Jax Protest takes a narrow, specific focus on what they characterize as the maltreatment of elephants trained to perform under the big top. Their website is replete with relevant data, as well as pictures that speak for themselves. “For animals in circuses,” they write, “there is no such thing as ‘positive reinforcement’—only varying degrees of punishment and deprivation. To force them to perform these meaningless and physically uncomfortable tricks, trainers use whips, tight collars, muzzles, electric prods, bullhooks and other painful tools of the trade. In the Ringling Bros. circus, elephants are beaten, hit, prodded and jabbed with sharp hooks, sometimes until bloody. Ringling breaks the spirit of elephants when they’re vulnerable babies who should still be with their mothers.” Brutal stuff, all of which Ringling denies, of course.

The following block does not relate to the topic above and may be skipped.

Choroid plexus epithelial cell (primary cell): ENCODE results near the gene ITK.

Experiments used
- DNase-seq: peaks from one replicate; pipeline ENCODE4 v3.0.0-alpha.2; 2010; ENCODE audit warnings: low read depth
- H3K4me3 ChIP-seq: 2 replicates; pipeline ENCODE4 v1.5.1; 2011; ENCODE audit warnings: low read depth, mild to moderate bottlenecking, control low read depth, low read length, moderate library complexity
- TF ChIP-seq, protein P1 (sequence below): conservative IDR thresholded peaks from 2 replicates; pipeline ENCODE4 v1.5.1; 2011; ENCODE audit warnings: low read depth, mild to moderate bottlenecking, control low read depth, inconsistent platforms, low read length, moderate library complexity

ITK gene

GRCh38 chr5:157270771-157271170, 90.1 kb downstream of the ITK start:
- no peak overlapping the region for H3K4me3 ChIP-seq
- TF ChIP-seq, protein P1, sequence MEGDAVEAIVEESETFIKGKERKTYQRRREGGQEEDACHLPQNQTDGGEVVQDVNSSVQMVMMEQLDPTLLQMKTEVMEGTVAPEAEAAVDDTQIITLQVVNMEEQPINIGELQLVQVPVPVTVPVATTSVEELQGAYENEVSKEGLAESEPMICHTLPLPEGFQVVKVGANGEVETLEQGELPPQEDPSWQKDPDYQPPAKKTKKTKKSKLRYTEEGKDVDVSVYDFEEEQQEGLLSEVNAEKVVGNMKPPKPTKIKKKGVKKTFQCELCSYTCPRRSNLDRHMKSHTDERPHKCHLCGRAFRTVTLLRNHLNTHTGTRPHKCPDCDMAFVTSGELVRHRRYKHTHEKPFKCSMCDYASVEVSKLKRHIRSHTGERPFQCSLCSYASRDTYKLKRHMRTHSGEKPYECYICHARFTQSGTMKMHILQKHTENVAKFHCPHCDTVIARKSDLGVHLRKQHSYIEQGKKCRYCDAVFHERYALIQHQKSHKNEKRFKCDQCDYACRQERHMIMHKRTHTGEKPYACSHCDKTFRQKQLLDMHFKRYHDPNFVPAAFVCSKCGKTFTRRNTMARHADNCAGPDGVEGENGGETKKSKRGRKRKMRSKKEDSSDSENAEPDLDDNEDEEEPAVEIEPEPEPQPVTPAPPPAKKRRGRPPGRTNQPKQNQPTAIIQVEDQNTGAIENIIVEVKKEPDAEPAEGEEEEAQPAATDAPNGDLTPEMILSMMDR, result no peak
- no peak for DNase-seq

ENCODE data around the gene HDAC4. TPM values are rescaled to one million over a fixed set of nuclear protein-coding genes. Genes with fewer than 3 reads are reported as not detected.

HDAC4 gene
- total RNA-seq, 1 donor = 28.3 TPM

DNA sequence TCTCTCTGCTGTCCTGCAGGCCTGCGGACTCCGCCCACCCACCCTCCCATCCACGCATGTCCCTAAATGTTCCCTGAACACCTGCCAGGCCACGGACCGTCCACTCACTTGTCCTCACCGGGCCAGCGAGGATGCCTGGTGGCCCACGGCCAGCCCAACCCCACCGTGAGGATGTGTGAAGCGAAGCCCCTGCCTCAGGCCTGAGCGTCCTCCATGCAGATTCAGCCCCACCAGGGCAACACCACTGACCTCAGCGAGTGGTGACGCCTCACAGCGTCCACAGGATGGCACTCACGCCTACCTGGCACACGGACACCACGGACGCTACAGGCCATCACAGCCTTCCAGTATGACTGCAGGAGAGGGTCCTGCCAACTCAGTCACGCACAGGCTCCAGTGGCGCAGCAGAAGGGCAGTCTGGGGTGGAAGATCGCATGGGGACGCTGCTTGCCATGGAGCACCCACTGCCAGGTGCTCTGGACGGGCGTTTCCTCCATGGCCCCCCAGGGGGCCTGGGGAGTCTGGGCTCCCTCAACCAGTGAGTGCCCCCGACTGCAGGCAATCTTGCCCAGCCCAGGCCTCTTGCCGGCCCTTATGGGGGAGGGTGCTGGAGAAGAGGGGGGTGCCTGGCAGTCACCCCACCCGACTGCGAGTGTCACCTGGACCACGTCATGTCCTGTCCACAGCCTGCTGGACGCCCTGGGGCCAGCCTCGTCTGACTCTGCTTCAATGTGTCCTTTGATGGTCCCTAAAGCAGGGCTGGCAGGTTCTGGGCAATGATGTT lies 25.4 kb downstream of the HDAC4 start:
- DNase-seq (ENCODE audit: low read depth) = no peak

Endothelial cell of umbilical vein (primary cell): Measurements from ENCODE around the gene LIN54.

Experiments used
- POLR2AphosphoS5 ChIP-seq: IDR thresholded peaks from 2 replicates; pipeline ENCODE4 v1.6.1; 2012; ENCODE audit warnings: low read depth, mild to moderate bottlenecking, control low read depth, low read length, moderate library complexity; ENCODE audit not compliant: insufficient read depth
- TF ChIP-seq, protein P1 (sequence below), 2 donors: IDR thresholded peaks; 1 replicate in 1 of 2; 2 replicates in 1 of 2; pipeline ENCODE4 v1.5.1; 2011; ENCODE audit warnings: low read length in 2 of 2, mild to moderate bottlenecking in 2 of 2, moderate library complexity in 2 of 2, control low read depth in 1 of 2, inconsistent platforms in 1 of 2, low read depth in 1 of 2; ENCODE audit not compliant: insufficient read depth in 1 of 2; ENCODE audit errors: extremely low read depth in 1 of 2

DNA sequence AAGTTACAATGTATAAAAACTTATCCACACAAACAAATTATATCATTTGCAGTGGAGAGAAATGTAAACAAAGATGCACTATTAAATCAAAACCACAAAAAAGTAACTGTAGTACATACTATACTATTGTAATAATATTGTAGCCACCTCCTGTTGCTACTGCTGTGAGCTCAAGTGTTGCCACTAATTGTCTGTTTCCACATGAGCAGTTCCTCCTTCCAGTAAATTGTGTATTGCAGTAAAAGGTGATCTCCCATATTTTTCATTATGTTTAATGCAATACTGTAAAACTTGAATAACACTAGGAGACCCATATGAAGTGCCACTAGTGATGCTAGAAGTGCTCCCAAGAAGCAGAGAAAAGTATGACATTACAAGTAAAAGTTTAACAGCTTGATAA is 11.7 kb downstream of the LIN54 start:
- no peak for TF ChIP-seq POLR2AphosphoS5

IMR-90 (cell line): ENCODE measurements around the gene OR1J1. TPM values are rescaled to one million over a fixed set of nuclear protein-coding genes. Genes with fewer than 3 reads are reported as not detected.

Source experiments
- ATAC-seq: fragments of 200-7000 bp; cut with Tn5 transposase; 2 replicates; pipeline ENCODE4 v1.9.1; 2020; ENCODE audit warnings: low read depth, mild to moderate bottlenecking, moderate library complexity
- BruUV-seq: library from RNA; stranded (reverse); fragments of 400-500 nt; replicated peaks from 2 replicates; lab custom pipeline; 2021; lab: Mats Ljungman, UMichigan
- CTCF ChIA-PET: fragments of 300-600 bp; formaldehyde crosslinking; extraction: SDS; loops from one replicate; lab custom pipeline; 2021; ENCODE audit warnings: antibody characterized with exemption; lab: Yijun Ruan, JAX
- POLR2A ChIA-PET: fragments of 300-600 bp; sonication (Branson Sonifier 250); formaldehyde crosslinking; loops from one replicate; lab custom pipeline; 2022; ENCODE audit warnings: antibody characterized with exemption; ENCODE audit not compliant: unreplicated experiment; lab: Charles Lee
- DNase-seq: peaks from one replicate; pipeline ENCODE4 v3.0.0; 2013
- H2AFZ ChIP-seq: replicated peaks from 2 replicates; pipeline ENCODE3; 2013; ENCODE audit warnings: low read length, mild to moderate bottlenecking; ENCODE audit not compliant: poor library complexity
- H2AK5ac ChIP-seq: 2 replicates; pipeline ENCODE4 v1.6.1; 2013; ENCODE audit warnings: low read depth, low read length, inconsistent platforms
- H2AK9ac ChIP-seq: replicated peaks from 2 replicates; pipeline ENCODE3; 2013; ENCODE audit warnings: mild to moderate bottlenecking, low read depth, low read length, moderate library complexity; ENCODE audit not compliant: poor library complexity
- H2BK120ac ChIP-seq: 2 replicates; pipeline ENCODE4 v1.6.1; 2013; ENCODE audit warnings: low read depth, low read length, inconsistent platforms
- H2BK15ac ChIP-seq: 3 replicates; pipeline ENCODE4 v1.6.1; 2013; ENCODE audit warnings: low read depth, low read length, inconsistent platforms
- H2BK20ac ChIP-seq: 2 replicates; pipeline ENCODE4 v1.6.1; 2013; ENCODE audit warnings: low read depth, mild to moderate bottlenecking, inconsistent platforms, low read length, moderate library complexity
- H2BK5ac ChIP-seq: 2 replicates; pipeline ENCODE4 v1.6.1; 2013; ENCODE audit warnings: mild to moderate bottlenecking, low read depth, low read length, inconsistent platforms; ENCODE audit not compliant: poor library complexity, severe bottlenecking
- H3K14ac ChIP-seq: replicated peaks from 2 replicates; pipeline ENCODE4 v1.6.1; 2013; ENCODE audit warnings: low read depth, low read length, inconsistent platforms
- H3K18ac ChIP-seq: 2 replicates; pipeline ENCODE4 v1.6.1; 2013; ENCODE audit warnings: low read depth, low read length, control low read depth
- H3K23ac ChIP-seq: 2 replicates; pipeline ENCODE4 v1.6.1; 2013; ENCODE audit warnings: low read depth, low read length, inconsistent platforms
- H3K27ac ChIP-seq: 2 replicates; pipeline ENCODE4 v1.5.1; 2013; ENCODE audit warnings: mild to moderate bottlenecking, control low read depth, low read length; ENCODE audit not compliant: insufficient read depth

The group denounces Ringling not only for the harshness of their training methods, but also for the conditions in which the animals are forced to live, work and travel: “Constant travel means that animals are confined to boxcars, trailers, or trucks for days at a time in extremely hot and cold weather … Elephants, big cats, bears, and primates are confined to cramped and filthy cages in which they eat, drink, sleep, defecate, and urinate—all in the same place. Ringling Bros. and Barnum & Bailey Circus boasts that its two units travel more than 25,000 miles as the circus tours the country for 11 months each year. Ringling’s own documents reveal that on average, elephants are chained for more than 26 hours straight and are sometimes continually chained for as many as 60 to 100 hours.”